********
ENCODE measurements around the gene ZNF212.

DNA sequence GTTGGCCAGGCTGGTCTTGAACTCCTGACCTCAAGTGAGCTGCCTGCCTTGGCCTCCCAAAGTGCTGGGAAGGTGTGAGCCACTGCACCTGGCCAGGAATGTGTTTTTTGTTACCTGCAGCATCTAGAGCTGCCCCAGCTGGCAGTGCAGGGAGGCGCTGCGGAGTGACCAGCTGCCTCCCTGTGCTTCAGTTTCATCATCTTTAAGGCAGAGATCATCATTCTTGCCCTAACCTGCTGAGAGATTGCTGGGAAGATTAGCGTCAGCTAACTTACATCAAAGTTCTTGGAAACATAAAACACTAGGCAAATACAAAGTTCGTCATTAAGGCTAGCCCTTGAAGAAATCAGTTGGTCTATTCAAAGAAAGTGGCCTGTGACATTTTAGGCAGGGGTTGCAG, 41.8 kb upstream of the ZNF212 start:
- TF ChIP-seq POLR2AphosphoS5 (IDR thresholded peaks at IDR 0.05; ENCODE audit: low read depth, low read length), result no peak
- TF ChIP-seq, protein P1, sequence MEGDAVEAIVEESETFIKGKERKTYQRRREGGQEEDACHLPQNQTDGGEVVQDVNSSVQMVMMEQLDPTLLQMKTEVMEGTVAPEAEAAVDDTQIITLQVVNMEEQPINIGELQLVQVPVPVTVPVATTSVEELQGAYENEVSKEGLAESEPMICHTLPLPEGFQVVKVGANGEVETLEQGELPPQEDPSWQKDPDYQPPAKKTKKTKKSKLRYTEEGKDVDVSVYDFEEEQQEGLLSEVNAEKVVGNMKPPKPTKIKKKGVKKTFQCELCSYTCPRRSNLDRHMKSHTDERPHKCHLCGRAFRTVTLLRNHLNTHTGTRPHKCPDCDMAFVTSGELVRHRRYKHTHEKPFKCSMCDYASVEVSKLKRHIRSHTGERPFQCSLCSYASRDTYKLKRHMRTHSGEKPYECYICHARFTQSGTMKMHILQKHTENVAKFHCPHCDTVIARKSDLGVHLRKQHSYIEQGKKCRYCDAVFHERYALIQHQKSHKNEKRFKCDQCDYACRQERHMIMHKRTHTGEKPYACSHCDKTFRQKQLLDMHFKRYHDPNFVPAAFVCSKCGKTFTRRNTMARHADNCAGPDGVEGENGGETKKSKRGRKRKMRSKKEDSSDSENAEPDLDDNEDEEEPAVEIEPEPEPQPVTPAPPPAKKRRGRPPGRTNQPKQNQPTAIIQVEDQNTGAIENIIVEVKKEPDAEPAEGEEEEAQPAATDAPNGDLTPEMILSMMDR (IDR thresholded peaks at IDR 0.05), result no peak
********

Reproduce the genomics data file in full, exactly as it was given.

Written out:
ENCODE measurements around the gene ZNF212.

DNA sequence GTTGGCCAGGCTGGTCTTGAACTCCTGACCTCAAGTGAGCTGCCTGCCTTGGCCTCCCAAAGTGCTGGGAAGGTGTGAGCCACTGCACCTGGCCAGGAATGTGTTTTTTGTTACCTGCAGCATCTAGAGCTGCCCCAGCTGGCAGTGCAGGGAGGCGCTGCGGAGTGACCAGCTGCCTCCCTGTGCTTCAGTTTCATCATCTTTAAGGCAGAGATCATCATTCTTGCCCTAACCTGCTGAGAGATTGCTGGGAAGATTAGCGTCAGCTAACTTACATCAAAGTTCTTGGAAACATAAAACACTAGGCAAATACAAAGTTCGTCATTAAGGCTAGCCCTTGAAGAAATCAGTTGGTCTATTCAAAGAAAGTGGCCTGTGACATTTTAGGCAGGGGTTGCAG, 41.8 kb upstream of the ZNF212 start:
- TF ChIP-seq POLR2AphosphoS5 (IDR thresholded peaks at IDR 0.05; ENCODE audit: low read depth, low read length), result no peak
- TF ChIP-seq, protein P1, sequence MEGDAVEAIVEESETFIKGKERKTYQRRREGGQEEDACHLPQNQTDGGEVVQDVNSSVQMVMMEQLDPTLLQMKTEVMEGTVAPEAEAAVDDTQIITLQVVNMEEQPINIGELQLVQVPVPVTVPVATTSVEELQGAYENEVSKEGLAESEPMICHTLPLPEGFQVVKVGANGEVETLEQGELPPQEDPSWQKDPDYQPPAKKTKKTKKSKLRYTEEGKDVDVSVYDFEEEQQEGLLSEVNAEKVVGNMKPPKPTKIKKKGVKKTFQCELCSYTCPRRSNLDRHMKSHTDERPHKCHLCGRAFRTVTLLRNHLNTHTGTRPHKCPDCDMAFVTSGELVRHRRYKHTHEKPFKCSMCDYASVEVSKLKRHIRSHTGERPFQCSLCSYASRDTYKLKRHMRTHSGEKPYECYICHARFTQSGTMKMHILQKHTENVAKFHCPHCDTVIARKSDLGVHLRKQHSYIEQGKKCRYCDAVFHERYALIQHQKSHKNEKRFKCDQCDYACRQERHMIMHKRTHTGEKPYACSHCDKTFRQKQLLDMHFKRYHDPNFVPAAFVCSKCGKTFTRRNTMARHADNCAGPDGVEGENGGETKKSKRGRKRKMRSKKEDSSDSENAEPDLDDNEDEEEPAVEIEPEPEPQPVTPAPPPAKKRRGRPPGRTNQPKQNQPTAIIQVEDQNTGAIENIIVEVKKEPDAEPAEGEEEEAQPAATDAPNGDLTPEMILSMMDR (IDR thresholded peaks at IDR 0.05), result no peak